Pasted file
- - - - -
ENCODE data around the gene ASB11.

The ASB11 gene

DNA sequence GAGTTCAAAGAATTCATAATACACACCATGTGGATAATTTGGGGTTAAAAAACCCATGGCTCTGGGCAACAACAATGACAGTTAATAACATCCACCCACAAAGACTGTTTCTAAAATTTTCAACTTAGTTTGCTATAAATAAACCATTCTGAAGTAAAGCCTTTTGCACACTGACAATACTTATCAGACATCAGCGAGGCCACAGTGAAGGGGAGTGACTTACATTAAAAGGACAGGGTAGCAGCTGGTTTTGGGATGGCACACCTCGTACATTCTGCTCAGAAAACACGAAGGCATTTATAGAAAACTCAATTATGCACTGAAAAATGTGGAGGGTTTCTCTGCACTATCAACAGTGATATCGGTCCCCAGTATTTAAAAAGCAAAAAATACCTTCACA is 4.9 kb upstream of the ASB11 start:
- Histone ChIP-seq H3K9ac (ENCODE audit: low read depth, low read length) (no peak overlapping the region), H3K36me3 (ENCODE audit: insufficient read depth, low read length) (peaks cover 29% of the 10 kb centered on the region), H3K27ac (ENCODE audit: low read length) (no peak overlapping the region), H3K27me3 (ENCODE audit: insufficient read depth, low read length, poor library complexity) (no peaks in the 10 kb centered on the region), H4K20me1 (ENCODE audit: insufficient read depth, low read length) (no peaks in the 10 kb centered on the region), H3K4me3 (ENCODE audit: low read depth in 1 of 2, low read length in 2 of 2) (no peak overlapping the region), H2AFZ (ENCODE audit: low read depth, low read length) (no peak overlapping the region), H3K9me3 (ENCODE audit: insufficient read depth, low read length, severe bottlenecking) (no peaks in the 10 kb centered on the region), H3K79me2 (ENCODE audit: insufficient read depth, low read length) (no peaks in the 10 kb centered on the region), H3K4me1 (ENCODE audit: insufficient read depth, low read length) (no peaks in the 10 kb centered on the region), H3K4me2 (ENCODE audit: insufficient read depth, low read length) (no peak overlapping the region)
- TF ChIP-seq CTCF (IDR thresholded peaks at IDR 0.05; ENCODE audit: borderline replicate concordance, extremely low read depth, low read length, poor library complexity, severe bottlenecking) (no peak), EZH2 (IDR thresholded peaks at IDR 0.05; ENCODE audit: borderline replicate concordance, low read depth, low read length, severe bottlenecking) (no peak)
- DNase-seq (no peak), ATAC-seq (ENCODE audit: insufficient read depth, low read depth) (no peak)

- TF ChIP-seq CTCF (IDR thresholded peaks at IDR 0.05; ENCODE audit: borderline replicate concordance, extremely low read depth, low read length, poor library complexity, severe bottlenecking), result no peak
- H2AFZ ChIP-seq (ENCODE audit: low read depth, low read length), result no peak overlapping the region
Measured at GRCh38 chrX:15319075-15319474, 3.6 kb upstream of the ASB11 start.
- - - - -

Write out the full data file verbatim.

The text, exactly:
ENCODE data around the gene ASB11.

The ASB11 gene

DNA sequence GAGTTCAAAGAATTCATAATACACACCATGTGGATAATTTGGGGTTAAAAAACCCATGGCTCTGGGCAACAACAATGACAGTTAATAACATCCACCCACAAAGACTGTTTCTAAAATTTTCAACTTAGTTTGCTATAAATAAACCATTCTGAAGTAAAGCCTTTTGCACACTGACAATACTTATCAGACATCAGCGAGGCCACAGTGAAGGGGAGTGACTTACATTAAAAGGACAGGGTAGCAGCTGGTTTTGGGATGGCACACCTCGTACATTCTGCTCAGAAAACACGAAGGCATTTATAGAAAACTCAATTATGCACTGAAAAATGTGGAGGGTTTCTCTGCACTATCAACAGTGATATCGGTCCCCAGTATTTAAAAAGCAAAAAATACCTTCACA is 4.9 kb upstream of the ASB11 start:
- Histone ChIP-seq H3K9ac (ENCODE audit: low read depth, low read length) (no peak overlapping the region), H3K36me3 (ENCODE audit: insufficient read depth, low read length) (peaks cover 29% of the 10 kb centered on the region), H3K27ac (ENCODE audit: low read length) (no peak overlapping the region), H3K27me3 (ENCODE audit: insufficient read depth, low read length, poor library complexity) (no peaks in the 10 kb centered on the region), H4K20me1 (ENCODE audit: insufficient read depth, low read length) (no peaks in the 10 kb centered on the region), H3K4me3 (ENCODE audit: low read depth in 1 of 2, low read length in 2 of 2) (no peak overlapping the region), H2AFZ (ENCODE audit: low read depth, low read length) (no peak overlapping the region), H3K9me3 (ENCODE audit: insufficient read depth, low read length, severe bottlenecking) (no peaks in the 10 kb centered on the region), H3K79me2 (ENCODE audit: insufficient read depth, low read length) (no peaks in the 10 kb centered on the region), H3K4me1 (ENCODE audit: insufficient read depth, low read length) (no peaks in the 10 kb centered on the region), H3K4me2 (ENCODE audit: insufficient read depth, low read length) (no peak overlapping the region)
- TF ChIP-seq CTCF (IDR thresholded peaks at IDR 0.05; ENCODE audit: borderline replicate concordance, extremely low read depth, low read length, poor library complexity, severe bottlenecking) (no peak), EZH2 (IDR thresholded peaks at IDR 0.05; ENCODE audit: borderline replicate concordance, low read depth, low read length, severe bottlenecking) (no peak)
- DNase-seq (no peak), ATAC-seq (ENCODE audit: insufficient read depth, low read depth) (no peak)

- TF ChIP-seq CTCF (IDR thresholded peaks at IDR 0.05; ENCODE audit: borderline replicate concordance, extremely low read depth, low read length, poor library complexity, severe bottlenecking), result no peak
- H2AFZ ChIP-seq (ENCODE audit: low read depth, low read length), result no peak overlapping the region
Measured at GRCh38 chrX:15319075-15319474, 3.6 kb upstream of the ASB11 start.